P-24: Enhancing diversity exposure at McMaster University Implementation of minority-group standardized patients in clinical skills education
David Nguyen*, Mark Xue*, Rasika Singh*, Kaitlyn Howden*
Background: The population of visible minority groups in Canada will approximate 29% to 32% by 2031. However, when matched for confounders, minority-group patients received fewer recommendations for management of diseases such as AIDS, cancer, and heart disease. Cultural diversity in patients poses specific health challenges and it has been shown that cultural competency training in medical education improves patient care, patient satisfaction, and clinical outcomes.
Purpose: To increase exposure levels to visible minority groups in the McMaster core curriculum by 25% by the end of pre-clerkship.
Methods: A needs assessment survey was administered to McMaster MD students regarding current levels of diversity in the core curriculum, and self-reported exposure to diverse groups during pre-clerkship. Additionally, a process map of the standardized patient (SP) hiring process was developed.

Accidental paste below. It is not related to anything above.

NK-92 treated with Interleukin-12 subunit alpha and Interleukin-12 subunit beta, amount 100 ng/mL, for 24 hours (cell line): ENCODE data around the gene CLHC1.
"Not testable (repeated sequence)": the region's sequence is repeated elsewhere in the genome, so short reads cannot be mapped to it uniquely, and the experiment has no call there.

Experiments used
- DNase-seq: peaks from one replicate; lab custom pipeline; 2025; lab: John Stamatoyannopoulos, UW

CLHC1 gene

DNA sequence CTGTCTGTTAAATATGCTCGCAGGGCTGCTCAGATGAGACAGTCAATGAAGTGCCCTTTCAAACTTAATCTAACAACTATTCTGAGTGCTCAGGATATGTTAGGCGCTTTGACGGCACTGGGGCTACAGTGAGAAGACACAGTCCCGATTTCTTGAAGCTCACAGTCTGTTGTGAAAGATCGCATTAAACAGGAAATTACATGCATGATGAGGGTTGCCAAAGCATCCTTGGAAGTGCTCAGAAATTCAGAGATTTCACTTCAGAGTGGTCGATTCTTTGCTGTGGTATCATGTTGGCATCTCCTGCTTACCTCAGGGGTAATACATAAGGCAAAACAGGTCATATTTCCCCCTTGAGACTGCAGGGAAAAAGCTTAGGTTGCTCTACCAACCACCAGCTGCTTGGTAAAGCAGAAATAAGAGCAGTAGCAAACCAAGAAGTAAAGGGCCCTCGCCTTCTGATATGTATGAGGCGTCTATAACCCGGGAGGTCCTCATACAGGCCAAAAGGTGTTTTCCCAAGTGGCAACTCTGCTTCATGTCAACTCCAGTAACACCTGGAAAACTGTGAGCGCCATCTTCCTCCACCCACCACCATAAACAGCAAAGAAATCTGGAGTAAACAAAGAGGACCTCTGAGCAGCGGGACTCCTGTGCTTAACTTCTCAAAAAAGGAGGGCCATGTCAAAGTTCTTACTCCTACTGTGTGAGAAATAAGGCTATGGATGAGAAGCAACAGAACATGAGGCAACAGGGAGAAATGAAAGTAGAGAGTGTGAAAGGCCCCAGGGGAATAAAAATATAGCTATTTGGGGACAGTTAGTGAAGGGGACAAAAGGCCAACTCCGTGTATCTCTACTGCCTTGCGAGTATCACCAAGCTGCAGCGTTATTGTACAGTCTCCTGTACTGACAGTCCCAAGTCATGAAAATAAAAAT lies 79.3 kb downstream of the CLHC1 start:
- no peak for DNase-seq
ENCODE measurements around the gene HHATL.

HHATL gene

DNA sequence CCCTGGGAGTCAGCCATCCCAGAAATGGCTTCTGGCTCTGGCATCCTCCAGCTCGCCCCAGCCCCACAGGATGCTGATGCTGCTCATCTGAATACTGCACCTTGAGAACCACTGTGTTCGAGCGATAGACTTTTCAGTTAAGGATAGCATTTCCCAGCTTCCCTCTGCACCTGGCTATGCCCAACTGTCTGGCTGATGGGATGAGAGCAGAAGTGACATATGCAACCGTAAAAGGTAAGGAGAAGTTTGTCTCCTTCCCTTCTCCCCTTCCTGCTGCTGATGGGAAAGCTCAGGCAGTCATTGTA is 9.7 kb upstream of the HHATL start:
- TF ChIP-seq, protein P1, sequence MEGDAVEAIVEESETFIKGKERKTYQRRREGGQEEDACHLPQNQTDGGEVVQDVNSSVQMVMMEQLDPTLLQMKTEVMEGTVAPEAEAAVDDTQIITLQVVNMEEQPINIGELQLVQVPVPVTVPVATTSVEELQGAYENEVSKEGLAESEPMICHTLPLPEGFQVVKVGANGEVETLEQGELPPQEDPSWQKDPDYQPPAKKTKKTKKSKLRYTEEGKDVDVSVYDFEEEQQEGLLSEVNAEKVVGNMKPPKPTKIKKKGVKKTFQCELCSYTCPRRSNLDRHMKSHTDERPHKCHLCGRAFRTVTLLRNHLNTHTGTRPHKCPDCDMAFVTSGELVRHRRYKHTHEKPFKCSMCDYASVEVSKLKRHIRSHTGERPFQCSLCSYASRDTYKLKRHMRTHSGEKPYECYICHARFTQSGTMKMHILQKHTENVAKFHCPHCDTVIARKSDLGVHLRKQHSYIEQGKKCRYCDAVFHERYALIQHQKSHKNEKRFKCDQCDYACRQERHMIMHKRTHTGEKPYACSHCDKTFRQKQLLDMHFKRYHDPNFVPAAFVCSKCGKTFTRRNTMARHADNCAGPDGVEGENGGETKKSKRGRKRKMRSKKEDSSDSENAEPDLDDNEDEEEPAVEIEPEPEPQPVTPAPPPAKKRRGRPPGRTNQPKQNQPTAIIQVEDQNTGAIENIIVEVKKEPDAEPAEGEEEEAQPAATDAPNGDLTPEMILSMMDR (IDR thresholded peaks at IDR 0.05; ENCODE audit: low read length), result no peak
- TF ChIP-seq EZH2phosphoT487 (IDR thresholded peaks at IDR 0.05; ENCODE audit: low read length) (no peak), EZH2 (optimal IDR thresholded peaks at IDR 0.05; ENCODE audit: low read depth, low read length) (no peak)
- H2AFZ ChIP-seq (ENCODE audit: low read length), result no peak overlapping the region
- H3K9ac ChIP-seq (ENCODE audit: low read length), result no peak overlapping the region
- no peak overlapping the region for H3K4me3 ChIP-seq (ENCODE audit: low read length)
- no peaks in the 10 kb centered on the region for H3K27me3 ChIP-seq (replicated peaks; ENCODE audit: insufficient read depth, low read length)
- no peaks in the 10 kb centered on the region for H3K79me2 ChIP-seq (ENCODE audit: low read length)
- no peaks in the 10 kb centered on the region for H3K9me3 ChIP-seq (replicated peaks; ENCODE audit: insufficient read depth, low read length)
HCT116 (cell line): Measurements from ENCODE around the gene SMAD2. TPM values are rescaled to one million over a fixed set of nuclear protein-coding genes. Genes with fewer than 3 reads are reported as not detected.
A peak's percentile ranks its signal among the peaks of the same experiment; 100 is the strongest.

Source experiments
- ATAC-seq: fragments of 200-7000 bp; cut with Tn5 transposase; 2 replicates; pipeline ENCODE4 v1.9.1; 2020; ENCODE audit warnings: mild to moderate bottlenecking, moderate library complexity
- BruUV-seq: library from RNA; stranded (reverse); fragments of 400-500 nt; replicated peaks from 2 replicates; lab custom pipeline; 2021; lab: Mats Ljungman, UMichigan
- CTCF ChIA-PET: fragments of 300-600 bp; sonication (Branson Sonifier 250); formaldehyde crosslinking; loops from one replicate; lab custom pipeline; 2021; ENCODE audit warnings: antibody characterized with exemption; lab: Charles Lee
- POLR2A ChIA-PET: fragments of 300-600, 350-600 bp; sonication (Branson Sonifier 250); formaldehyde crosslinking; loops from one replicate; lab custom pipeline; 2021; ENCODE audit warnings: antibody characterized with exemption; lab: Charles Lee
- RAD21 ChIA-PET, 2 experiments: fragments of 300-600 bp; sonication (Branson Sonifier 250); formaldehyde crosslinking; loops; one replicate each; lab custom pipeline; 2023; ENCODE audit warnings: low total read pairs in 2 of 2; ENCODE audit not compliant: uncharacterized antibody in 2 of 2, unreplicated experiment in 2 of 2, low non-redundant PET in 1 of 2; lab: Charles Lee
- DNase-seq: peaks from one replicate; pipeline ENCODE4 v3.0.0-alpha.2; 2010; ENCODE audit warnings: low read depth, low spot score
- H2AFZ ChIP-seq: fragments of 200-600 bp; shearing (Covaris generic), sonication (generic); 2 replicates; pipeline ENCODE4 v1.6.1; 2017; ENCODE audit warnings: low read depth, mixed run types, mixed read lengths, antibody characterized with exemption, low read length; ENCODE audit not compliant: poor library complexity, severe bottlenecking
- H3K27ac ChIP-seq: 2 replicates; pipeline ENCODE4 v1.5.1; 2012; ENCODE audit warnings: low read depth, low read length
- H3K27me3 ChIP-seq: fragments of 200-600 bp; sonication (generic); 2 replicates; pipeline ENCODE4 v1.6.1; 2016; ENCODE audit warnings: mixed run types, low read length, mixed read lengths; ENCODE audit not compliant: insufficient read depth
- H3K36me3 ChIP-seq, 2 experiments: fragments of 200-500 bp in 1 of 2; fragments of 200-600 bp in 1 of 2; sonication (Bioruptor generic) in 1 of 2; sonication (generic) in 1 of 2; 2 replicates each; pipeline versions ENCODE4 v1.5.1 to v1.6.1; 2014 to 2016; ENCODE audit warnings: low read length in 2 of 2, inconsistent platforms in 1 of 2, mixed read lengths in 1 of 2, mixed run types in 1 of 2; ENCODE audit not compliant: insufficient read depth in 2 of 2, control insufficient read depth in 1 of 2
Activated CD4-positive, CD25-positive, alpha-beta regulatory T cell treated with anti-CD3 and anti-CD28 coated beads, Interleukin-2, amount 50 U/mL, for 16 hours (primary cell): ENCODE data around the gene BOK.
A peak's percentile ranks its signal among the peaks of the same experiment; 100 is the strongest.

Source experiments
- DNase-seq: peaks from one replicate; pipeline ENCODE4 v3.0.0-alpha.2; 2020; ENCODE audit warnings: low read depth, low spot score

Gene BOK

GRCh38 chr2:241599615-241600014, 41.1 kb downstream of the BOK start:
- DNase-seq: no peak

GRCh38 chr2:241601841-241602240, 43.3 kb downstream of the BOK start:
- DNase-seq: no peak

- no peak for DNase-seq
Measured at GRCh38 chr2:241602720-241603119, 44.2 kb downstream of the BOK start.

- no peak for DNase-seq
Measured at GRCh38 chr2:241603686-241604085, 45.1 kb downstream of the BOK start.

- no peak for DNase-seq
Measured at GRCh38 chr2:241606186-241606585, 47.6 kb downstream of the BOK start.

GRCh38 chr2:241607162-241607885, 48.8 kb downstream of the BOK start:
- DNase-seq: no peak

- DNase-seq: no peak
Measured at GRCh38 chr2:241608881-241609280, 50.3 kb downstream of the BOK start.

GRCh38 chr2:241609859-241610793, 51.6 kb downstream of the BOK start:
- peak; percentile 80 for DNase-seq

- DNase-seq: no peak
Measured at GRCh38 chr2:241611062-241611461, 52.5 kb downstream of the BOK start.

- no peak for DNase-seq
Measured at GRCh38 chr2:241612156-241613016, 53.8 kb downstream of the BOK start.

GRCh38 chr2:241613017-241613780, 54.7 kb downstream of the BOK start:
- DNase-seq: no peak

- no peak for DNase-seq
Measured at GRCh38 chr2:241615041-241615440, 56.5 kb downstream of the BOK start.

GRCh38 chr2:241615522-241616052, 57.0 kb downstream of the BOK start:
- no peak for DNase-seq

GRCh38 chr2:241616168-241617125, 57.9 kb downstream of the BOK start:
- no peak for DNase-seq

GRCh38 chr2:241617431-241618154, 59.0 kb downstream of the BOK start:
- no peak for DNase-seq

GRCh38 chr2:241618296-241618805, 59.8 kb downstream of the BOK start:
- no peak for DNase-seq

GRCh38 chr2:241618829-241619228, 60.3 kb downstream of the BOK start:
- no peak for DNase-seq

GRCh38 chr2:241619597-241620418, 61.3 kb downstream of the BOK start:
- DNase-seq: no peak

Results: Students' self-reported exposure indicated high exposure to White, South Asian, and East Asian populations, and low exposure to Black, Aboriginal, Hispanic, Southeast Asian, and West Asian populations. Students felt that diversity could be better integrated in tutorial (mean = 3.79, SD = 1.19), professional competencies (4.00, 1.07), and clinical skills (4.14, 1.04). As well, students felt their learning would benefit from the use of ethnically diverse SPs in clinical skills (4.14, 1.04) and SP cases that reflect diversity (4.42, 0.88).
Conclusion: Preliminary findings indicate the need for increased exposure to SPs from minority groups in the clinical skills curriculum. Future work hopes to pilot SPs from visible minority groups to a clinical skills group over the course of one medical foundation.